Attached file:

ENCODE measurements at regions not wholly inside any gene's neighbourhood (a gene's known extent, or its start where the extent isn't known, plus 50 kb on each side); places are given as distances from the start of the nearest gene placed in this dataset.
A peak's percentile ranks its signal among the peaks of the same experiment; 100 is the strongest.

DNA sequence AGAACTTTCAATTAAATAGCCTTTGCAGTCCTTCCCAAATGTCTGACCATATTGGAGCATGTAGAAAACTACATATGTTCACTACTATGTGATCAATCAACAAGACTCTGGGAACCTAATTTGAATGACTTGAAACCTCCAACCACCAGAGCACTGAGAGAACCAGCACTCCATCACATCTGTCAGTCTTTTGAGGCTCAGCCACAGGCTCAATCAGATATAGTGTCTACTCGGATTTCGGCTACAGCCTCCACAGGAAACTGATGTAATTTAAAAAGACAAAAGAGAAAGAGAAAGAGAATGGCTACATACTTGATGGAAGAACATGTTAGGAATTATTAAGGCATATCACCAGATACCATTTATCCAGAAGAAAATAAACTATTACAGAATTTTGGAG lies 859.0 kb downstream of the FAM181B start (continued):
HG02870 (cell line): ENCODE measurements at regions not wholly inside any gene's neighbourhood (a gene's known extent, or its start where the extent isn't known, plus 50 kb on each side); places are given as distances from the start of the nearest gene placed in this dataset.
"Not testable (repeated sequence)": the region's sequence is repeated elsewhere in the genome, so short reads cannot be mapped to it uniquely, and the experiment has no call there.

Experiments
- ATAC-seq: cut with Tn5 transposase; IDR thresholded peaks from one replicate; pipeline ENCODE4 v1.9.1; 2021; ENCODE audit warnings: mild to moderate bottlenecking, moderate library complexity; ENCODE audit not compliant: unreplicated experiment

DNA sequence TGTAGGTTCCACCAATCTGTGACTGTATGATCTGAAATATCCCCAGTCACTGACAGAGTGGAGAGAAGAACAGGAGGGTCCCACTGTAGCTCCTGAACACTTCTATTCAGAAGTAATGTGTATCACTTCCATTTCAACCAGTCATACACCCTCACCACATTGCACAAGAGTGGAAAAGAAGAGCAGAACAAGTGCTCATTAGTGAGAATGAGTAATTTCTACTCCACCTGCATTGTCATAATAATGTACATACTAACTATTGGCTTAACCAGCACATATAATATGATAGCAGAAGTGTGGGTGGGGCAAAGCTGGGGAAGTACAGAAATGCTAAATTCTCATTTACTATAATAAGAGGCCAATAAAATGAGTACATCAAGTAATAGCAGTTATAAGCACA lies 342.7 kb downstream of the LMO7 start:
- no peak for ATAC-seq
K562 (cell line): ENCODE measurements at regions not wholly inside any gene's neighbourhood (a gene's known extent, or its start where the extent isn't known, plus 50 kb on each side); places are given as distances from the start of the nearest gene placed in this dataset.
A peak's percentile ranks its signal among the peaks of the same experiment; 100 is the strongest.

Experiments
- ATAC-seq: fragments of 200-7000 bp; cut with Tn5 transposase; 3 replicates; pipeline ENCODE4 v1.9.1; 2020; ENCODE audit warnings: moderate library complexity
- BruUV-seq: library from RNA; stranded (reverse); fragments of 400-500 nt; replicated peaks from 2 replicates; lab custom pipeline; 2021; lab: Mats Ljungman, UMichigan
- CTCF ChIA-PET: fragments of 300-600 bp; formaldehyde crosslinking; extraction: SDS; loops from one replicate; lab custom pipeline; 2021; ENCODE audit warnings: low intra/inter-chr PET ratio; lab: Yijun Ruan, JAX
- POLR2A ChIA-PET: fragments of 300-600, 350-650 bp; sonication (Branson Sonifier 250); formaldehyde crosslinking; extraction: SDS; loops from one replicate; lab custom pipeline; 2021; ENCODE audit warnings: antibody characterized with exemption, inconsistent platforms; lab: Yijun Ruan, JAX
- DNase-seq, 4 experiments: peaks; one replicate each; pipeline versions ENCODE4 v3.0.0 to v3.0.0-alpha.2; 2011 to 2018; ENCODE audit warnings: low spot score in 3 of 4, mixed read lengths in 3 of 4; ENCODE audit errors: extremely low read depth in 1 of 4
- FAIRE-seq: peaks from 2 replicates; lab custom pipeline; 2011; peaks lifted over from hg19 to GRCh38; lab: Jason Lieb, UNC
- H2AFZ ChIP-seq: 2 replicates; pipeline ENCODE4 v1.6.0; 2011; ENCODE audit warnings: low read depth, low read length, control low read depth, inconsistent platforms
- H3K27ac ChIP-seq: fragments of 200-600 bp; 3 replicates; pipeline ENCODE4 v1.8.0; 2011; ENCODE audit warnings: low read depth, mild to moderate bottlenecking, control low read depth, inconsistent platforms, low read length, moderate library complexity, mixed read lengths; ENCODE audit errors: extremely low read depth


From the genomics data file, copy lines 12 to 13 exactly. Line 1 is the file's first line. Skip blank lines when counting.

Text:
Experiments
- ATAC-seq: fragments of 200-7000 bp; cut with Tn5 transposase; 3 replicates; pipeline ENCODE4 v1.9.1; 2020; ENCODE audit warnings: moderate library complexity